President Barack Obama’s stop in Turkey was hardly an afterthought, a "while I’m in the neighborhood" visit and it was far more momentous than the president’s speech would suggest. For Washington, Turkey today has become a geopolitical “pivot state” which is in the position to tilt the Eurasian power equation towards Washington or significantly away from it, depending on how Turkey develops its ties with Moscow and its role regarding key energy pipelines.
Demonstrators protest at Taxim square in Istanbul on Sunday April 5, 2009 against the visit of US President Barack Obama. The posters read "Obama go home".
If Ankara decides to collaborate more closely with Russia, Georgia’s position is precarious and Azerbaijan’s natural gas pipeline route to Europe, the so-called Nabucco Pipeline, is blocked. If it cooperates with the United States and manages to reach a stable treaty with Armenia under US auspices, the Russian position in the Caucasus is weakened and an alternative route for natural gas to Europe opens up, decreasing Russian leverage against Europe.
For Washington, the key to bringing Germany into closer cooperation with the US is to weaken German dependence on Russian energy flows. Twice in the past three winters Washington has covertly incited its hand-picked president in Ukraine, Viktor Yushchenko, to arrange an arbitrary cut-off of Russian gas flows to Germany and other EU destinations. The only purpose of the actions was to convince EU governments that Russia was not a reliable energy partner. Now, with the Obama’s visit to Ankara, Washington is attempting to win Turkish support for its troubled Nabucco alternative gas pipeline through Turkey from Azerbaijan, which would, theoretically at least, lessen EU dependence on Russian gas.
The Turkish-EU problem
However willing Turkish Prime Minister Erdogan might be to accommodate Obama, the question of Turkish relations with the EU is inextricably linked with the troublesome issue of Turkish membership to the EU, a move vehemently opposed by France and also less openly by Germany.
Turkey is one of the only routes energy from new sources can cross to Europe from the Middle East, Central Asia or the Caucasus. If Turkey — which has considerable influence in the Caucasus, Central Asia, Ukraine, the Middle East and the Balkans — is prepared to ally with the United States, Russia is on the defensive and German ties to Russia weaken considerably. If Turkey decides to cooperate with Russia instead, Russia retains the initiative and Germany is dependent on Russian energy. Since it became clear in Moscow that US strategy was to extend NATO to Russia’s front door via Ukraine and Georgia, Russia has moved to use its economic “carrot,” its vast natural gas resources, to at the very least neutralize Western Europe, especially Germany, towards Russia. It is notable in that regard that the man chosen as Russia’s President in December 1999 had spent a significant part of his KGB career in Germany.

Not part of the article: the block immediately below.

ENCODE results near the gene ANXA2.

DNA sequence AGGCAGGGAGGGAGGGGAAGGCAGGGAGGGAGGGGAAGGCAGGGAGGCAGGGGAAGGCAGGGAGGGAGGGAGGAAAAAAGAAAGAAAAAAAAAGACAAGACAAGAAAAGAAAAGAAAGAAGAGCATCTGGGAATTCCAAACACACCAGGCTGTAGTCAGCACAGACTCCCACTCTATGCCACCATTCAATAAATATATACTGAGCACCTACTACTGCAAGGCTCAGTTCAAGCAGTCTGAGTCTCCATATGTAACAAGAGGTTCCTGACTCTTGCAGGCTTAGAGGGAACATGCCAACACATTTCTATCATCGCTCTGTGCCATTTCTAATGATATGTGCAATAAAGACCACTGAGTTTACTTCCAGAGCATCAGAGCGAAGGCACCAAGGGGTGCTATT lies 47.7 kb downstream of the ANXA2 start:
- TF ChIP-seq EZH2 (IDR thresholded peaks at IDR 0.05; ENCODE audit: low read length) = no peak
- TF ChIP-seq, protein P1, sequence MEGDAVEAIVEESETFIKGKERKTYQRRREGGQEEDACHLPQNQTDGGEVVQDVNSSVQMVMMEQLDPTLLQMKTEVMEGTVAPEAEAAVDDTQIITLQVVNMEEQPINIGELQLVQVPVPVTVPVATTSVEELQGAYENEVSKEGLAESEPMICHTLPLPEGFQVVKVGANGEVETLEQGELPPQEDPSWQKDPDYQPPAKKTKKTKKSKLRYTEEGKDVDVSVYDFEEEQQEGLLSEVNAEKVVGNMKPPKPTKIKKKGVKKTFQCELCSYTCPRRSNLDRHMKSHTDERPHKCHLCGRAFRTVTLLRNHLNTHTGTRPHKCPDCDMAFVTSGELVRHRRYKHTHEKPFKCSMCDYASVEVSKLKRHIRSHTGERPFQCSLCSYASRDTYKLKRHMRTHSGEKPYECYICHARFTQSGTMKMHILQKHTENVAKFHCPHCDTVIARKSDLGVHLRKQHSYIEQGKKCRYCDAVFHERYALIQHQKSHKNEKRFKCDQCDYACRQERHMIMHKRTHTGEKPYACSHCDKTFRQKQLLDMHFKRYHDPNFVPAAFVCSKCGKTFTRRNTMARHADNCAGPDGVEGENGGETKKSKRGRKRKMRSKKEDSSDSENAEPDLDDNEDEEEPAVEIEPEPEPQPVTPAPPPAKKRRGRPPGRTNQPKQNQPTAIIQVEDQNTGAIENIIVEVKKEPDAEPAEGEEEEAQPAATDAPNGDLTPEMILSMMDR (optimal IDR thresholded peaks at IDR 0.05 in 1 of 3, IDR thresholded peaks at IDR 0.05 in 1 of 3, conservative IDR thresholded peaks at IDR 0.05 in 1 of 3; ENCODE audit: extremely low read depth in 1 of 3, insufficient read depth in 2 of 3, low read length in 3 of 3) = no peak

Turkey and the US game
It is becoming clear that Obama and Washington are playing a deeper game. A few weeks before the meetings, when it had become obvious that the Europeans were not going to bend on the issues, such as troops for Afghanistan or more economic stimulus, that concerned the United States, Obama scheduled the trip to Turkey.
President Obama meets with, left to right, Turkish Armenian Foreign Minister Eduard Nalbandian, Swiss Foreign Minister (and mediator) Micheline Calmy-Rey, Turkish undersecretary of the foreign ministry Ertugul Apakan and Turkish Foreign Minister Ali Babacan at a reception in Istanbul, Turkey on April 6
During the recent EU meetings in Prague, Obama actively backed Turkey’s application for EU membership knowing well that that put especially France and Germany in a difficult position, as EU membership would allow free migration which many EU countries fear. Obama deliberately confronted EU states with this knowing he was playing with geopolitical fire, especially as the US is no member of the EU. It was a deliberate and cheap way to score points with the Erdogan government of Turkey.
During the NATO meeting, a key item on the agenda was the selection of a new alliance secretary-general. The favorite was former Danish Prime Minister Anders Fogh Rasmussen. Turkey opposed him because of his defense of cartoons depicting the Prophet Mohammed published in a Danish magazine. NATO operates on consensus, so any one member can block Rasmussen. The Turks backed off the veto, and in return won two key positions in NATO, including that of deputy secretary-general.
Turkey, thereby, boosted its standing in NATO and got Obama to vigorously defend the Turkish application for membership in the European Union, which of course the United States does not belong to. Obama then went to Turkey for a key international meeting that will allow him to further position the United States in relation to Islam.
The Russian dimension